• Jack of Diamonds (IMDb)

Personal life

When not working as a comedian, he enjoyed aviation, motorcycling, scale model model-making (he was chairman of the Airfix Modellers' Club), and wrote a review feature for Meccano Magazine during 1971. He was keen on 'long legs and blondes' and was often in the newspapers with beautiful women, and was in six long term relationships, marrying the first five.

He died in Denmark Hill, London from heart failure and respiratory failure at the age of 67 [5].

While the public took him to heart (voting him BBC TV Personality of the Year in 1972), Emery suffered stage fright and fear of failure. He underwent analysis, hypnosis and sedatives to try and cure these problems. He told Roy Kinnear: "I don't just envy the confidence that other comics seem to have, I resent it. I hate them for it, just like my dad did. If there's such a thing as a chip off the old block, it's on my shoulder."[citation needed]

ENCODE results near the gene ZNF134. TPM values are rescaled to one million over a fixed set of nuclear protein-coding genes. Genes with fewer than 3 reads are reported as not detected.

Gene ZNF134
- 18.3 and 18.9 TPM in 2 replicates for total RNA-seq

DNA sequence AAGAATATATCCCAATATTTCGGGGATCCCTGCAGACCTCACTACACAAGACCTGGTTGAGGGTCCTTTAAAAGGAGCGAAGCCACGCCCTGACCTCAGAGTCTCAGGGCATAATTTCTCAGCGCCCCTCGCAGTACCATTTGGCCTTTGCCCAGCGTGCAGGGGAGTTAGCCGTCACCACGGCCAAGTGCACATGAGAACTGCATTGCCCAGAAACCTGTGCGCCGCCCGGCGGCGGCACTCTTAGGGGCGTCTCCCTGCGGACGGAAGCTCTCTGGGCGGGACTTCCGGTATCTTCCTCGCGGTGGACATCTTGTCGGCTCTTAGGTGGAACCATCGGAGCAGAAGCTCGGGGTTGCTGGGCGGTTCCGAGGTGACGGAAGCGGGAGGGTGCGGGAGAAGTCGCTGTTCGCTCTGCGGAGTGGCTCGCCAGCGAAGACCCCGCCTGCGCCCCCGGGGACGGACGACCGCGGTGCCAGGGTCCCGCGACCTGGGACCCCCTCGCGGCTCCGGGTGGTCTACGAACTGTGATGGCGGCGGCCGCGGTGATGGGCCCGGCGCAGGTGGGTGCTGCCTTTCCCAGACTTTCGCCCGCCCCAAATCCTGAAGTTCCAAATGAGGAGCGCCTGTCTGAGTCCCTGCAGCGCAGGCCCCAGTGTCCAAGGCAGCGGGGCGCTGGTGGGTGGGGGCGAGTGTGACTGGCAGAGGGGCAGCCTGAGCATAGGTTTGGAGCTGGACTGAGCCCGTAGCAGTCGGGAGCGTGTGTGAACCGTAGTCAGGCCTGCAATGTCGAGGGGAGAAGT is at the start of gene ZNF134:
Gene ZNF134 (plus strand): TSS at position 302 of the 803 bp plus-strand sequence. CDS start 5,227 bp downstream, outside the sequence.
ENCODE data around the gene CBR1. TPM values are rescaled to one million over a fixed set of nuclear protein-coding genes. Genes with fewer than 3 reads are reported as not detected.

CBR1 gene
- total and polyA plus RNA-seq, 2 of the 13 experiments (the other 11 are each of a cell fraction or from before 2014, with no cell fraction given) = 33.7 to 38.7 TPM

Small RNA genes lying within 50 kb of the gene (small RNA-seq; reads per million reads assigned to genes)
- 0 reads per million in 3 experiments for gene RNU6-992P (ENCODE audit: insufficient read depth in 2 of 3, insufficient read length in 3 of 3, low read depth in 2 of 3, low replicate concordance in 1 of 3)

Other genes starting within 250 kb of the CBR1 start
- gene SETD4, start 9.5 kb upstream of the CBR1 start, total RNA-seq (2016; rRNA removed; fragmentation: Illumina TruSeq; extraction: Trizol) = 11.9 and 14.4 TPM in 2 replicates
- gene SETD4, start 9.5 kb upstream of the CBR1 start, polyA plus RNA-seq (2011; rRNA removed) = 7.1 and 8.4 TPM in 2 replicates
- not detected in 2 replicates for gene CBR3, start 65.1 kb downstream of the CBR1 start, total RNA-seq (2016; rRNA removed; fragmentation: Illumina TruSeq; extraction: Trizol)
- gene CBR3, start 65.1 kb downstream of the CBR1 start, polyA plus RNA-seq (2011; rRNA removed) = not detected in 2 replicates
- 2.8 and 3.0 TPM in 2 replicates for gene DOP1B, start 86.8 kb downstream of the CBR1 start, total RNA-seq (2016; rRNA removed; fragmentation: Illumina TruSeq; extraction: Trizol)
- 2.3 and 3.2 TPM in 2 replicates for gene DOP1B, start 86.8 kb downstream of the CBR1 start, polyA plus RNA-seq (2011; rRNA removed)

Dick Emery married five times ( Joan Sainsbury, Irene Ansell, Iris Tully, Victoria Chambers - with whom he had a daughter Eliza who is a singer, and Josephine Blake). [6] He was still married to Josephine at the time of his death and had left her to live with Fay Hillier, a showgirl, 30 years younger than himself.

He is survived by his four children Gil, Nick, Michael and Eliza.[citation needed]

The Dick Emery Show was re-aired in the UK on (the now defunct) Granada Plus, ITV4 and UKTV Drama. The show is now being screened on the G.O.L.D. comedy channel, only in small snips lasting around 5 to 15 minutes.

Legacy

Emery's humour is still admired by comic actors such as Harry Enfield and Paul Whitehouse. His influence can be seen in 'The Lovely Wobbly Randy Old Ladies' played by Kathy Burke and Harry Enfield, with their catch phrase "Ooh, young man!", and in the performances of David Walliams and Matt Lucas in Little Britain. His programmes were among the first shot entirely on film as long-form comedy narratives, in which Emery's characters interacted within an hour-long story.

References

  1. ^ GRO Register of Births: MAR 1915 1b 88 PANCRAS - Richard G Emery, mmn = Callan
  2. ^ Dick Emery: the Comedy of Errors? BBC Radio 2 29/9/2009
  3. ^ http://www.telegraph.co.uk/news/obituaries/1537814/Charlie-Drake.html
  4. ^ http://www.chartstats.com/artistinfo.php?id=2074
  5. ^ GRO Register of Deaths: MAR 1983 14 0006 LAMBETH - Richard Gilbert Emery, DoB = 19 Feb 1915
  6. ^ Dick Emery:the Comedy of Errors? BBC Radio 2 29/9/09